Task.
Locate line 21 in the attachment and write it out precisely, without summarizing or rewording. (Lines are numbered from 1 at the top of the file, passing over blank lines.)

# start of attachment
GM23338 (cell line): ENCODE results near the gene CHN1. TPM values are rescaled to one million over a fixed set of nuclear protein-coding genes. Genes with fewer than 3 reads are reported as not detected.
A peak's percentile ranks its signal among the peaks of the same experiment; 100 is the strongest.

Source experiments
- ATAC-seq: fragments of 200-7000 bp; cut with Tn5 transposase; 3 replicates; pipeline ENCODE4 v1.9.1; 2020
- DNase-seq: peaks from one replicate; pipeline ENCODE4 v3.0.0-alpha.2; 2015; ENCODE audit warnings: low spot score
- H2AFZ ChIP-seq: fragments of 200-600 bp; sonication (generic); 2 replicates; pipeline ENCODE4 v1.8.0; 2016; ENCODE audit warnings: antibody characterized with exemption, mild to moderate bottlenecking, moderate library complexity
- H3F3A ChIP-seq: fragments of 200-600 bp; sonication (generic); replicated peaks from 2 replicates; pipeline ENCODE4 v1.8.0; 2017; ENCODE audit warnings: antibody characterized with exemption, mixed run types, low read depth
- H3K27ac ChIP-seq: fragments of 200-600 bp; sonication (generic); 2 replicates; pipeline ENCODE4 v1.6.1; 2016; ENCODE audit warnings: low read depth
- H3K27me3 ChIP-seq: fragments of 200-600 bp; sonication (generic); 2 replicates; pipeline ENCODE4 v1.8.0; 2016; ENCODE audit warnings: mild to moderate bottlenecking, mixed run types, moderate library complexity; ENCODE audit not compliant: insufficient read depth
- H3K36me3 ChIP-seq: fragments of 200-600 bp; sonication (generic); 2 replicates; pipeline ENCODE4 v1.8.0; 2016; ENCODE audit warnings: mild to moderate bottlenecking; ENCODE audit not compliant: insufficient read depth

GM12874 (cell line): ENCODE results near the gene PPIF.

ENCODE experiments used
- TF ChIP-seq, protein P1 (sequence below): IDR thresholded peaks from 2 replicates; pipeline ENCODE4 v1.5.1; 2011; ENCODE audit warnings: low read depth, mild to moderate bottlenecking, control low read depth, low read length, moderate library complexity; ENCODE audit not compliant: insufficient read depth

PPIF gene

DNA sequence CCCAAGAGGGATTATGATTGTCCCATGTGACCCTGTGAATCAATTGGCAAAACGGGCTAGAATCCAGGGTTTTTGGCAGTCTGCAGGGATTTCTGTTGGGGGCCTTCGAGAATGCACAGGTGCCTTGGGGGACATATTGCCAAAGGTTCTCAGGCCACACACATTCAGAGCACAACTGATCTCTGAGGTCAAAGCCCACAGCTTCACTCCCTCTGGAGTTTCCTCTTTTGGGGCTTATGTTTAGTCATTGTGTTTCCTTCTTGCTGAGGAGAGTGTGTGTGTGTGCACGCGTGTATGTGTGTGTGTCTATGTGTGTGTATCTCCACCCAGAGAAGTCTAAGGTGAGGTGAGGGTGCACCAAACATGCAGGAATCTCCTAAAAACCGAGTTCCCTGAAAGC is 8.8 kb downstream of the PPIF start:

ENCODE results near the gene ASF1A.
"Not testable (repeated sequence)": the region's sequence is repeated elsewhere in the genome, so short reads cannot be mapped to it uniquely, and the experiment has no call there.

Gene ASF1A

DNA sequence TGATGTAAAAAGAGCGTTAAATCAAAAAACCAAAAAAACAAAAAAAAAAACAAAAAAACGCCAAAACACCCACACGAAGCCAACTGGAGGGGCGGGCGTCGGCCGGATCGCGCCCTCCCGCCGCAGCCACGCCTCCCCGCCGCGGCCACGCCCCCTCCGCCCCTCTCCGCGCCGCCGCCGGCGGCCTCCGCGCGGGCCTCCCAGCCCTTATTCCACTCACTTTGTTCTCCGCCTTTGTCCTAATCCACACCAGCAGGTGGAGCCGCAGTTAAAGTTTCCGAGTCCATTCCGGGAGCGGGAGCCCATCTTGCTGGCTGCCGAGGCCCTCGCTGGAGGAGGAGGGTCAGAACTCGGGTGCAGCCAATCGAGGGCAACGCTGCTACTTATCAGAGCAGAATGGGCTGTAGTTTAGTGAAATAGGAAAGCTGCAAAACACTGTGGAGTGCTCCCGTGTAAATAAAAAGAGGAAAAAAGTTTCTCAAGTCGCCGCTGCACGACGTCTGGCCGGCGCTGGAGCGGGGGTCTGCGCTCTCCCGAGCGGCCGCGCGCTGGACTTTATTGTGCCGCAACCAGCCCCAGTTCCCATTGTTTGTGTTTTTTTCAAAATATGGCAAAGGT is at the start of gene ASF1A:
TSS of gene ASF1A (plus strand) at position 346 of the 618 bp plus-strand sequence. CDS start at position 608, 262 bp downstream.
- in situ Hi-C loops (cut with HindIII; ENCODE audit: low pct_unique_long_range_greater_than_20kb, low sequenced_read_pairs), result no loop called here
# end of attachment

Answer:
- in situ Hi-C loops (cut with HindIII; ENCODE audit: low pct_unique_long_range_greater_than_20kb, low sequenced_read_pairs), result no loop called here